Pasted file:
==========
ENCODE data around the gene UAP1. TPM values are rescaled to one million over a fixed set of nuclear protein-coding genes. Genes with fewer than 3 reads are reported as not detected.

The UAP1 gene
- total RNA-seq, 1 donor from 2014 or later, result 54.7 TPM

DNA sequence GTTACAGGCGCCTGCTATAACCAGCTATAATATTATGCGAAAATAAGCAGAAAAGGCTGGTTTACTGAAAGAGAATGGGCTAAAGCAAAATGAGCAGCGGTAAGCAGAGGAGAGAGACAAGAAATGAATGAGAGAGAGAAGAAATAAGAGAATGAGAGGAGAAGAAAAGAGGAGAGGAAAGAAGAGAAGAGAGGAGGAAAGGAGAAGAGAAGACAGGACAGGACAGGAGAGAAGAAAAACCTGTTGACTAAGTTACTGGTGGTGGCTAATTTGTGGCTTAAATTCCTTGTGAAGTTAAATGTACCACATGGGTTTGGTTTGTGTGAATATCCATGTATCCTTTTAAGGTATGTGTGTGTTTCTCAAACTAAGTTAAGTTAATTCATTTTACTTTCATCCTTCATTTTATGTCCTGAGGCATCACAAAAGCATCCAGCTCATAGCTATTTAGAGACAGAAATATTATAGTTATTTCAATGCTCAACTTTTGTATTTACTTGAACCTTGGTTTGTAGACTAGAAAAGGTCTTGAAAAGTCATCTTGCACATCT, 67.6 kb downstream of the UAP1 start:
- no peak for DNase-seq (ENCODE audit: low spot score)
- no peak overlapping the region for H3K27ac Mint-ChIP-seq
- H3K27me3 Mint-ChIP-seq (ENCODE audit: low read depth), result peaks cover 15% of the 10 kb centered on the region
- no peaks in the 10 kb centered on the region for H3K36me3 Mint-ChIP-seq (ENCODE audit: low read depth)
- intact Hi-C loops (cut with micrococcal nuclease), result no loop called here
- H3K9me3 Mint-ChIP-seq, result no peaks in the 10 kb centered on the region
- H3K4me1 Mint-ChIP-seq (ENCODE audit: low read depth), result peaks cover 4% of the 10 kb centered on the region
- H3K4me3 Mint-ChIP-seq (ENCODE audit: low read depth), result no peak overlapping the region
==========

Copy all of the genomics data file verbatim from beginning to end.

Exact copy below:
ENCODE data around the gene UAP1. TPM values are rescaled to one million over a fixed set of nuclear protein-coding genes. Genes with fewer than 3 reads are reported as not detected.

The UAP1 gene
- total RNA-seq, 1 donor from 2014 or later, result 54.7 TPM

DNA sequence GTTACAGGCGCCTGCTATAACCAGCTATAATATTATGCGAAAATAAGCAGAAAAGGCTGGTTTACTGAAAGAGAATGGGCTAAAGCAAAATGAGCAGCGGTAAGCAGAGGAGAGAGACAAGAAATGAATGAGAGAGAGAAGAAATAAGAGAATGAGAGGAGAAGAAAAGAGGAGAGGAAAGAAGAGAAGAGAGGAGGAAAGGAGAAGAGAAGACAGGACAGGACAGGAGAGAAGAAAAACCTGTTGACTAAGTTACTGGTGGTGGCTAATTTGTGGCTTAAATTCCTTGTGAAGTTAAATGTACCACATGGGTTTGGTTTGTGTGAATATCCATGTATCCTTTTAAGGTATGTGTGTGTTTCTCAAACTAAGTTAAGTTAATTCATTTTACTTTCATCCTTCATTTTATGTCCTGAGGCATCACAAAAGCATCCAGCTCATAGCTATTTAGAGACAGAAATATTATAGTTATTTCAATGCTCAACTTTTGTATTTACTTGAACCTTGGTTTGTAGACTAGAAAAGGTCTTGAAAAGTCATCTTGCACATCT, 67.6 kb downstream of the UAP1 start:
- no peak for DNase-seq (ENCODE audit: low spot score)
- no peak overlapping the region for H3K27ac Mint-ChIP-seq
- H3K27me3 Mint-ChIP-seq (ENCODE audit: low read depth), result peaks cover 15% of the 10 kb centered on the region
- no peaks in the 10 kb centered on the region for H3K36me3 Mint-ChIP-seq (ENCODE audit: low read depth)
- intact Hi-C loops (cut with micrococcal nuclease), result no loop called here
- H3K9me3 Mint-ChIP-seq, result no peaks in the 10 kb centered on the region
- H3K4me1 Mint-ChIP-seq (ENCODE audit: low read depth), result peaks cover 4% of the 10 kb centered on the region
- H3K4me3 Mint-ChIP-seq (ENCODE audit: low read depth), result no peak overlapping the region